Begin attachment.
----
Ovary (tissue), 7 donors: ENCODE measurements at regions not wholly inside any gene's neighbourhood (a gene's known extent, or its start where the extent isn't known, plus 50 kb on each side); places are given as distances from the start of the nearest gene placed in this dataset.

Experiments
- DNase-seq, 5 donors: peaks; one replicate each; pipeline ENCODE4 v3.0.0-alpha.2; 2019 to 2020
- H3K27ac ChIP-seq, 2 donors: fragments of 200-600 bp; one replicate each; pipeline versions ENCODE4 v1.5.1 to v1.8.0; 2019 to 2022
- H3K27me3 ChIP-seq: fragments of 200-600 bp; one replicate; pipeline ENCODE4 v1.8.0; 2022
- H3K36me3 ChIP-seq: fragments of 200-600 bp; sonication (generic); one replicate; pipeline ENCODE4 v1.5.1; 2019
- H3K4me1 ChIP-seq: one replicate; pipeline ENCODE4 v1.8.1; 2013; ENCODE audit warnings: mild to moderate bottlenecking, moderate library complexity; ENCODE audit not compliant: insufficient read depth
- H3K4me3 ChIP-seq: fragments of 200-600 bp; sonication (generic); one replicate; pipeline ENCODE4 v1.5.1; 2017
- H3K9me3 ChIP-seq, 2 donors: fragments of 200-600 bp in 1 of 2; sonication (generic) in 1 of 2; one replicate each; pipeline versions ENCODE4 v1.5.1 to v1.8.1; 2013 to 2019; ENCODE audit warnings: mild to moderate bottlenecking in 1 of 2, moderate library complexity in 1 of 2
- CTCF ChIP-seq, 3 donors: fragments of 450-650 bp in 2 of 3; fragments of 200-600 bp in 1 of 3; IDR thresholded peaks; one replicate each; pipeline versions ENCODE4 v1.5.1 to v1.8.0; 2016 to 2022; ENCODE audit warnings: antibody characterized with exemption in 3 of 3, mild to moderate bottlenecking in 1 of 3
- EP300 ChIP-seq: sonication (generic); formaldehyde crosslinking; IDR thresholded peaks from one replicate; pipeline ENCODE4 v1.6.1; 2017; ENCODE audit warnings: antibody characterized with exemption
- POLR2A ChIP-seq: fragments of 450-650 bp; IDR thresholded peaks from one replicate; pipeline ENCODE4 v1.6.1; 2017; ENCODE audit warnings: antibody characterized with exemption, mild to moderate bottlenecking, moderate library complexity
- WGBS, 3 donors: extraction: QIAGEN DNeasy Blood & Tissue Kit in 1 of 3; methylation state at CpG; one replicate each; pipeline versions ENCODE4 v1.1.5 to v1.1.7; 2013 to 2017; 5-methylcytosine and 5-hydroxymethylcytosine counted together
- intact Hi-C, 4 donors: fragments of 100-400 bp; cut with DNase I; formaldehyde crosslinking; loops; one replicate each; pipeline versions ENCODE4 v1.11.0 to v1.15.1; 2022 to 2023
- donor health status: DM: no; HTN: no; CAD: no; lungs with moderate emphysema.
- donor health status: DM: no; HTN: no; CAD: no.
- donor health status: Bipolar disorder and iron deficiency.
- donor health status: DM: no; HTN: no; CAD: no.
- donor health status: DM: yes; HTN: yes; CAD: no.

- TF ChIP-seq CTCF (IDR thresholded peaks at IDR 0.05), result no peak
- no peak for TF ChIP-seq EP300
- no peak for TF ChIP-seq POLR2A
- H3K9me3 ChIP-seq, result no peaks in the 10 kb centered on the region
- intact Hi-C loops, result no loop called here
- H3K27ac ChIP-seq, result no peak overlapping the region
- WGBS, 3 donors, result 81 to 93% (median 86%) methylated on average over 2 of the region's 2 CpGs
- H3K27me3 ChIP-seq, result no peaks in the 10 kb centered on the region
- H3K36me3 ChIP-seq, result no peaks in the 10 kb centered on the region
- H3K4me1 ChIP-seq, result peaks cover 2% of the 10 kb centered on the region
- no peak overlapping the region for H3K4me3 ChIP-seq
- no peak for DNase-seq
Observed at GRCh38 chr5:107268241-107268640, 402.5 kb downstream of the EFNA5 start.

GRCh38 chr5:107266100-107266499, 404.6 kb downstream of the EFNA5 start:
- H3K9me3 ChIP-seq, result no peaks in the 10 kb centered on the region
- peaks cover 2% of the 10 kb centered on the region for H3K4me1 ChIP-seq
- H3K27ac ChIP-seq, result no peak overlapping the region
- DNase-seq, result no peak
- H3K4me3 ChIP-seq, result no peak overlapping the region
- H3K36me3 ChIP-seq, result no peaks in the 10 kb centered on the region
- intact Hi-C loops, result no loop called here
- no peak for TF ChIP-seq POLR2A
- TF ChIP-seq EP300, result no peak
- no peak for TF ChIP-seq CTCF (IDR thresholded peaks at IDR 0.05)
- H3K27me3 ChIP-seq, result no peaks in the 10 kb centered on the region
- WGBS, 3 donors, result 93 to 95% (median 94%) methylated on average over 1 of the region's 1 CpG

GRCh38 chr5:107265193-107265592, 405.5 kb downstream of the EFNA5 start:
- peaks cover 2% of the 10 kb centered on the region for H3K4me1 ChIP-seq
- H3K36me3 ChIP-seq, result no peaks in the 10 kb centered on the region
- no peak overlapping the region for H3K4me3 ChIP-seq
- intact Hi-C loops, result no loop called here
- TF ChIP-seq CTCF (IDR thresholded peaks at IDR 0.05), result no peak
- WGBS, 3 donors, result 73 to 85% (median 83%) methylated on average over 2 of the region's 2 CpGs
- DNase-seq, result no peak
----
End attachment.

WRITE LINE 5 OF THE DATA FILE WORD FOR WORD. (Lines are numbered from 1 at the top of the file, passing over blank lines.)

- H3K27me3 ChIP-seq: fragments of 200-600 bp; one replicate; pipeline ENCODE4 v1.8.0; 2022